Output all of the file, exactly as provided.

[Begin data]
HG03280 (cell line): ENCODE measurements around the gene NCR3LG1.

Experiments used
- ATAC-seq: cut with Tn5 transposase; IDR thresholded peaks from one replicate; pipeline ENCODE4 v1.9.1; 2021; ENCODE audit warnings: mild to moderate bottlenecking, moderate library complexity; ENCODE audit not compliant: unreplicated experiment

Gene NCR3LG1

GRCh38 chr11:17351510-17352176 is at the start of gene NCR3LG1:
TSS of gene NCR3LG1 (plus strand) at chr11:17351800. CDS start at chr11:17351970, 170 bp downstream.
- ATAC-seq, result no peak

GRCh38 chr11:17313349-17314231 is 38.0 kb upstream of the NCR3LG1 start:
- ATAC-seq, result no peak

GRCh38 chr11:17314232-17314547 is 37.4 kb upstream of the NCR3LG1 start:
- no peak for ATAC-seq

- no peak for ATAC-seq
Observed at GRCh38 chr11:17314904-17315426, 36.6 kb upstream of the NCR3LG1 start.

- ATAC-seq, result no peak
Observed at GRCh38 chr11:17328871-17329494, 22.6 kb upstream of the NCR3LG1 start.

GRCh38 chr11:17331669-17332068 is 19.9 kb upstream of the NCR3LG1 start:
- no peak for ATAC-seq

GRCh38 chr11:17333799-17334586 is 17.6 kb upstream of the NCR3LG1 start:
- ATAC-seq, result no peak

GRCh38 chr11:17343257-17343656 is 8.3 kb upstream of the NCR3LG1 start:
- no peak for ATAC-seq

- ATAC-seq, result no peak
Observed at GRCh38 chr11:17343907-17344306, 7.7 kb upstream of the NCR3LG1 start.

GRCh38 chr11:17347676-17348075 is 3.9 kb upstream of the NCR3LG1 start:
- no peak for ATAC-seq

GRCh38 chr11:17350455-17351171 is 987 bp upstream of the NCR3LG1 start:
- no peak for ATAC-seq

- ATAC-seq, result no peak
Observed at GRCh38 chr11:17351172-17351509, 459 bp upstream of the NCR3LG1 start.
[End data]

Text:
HG03280 (cell line): ENCODE measurements around the gene NCR3LG1.

Experiments used
- ATAC-seq: cut with Tn5 transposase; IDR thresholded peaks from one replicate; pipeline ENCODE4 v1.9.1; 2021; ENCODE audit warnings: mild to moderate bottlenecking, moderate library complexity; ENCODE audit not compliant: unreplicated experiment

Gene NCR3LG1

GRCh38 chr11:17351510-17352176 is at the start of gene NCR3LG1:
TSS of gene NCR3LG1 (plus strand) at chr11:17351800. CDS start at chr11:17351970, 170 bp downstream.
- ATAC-seq, result no peak

GRCh38 chr11:17313349-17314231 is 38.0 kb upstream of the NCR3LG1 start:
- ATAC-seq, result no peak

GRCh38 chr11:17314232-17314547 is 37.4 kb upstream of the NCR3LG1 start:
- no peak for ATAC-seq

- no peak for ATAC-seq
Observed at GRCh38 chr11:17314904-17315426, 36.6 kb upstream of the NCR3LG1 start.

- ATAC-seq, result no peak
Observed at GRCh38 chr11:17328871-17329494, 22.6 kb upstream of the NCR3LG1 start.

GRCh38 chr11:17331669-17332068 is 19.9 kb upstream of the NCR3LG1 start:
- no peak for ATAC-seq

GRCh38 chr11:17333799-17334586 is 17.6 kb upstream of the NCR3LG1 start:
- ATAC-seq, result no peak

GRCh38 chr11:17343257-17343656 is 8.3 kb upstream of the NCR3LG1 start:
- no peak for ATAC-seq

- ATAC-seq, result no peak
Observed at GRCh38 chr11:17343907-17344306, 7.7 kb upstream of the NCR3LG1 start.

GRCh38 chr11:17347676-17348075 is 3.9 kb upstream of the NCR3LG1 start:
- no peak for ATAC-seq

GRCh38 chr11:17350455-17351171 is 987 bp upstream of the NCR3LG1 start:
- no peak for ATAC-seq

- ATAC-seq, result no peak
Observed at GRCh38 chr11:17351172-17351509, 459 bp upstream of the NCR3LG1 start.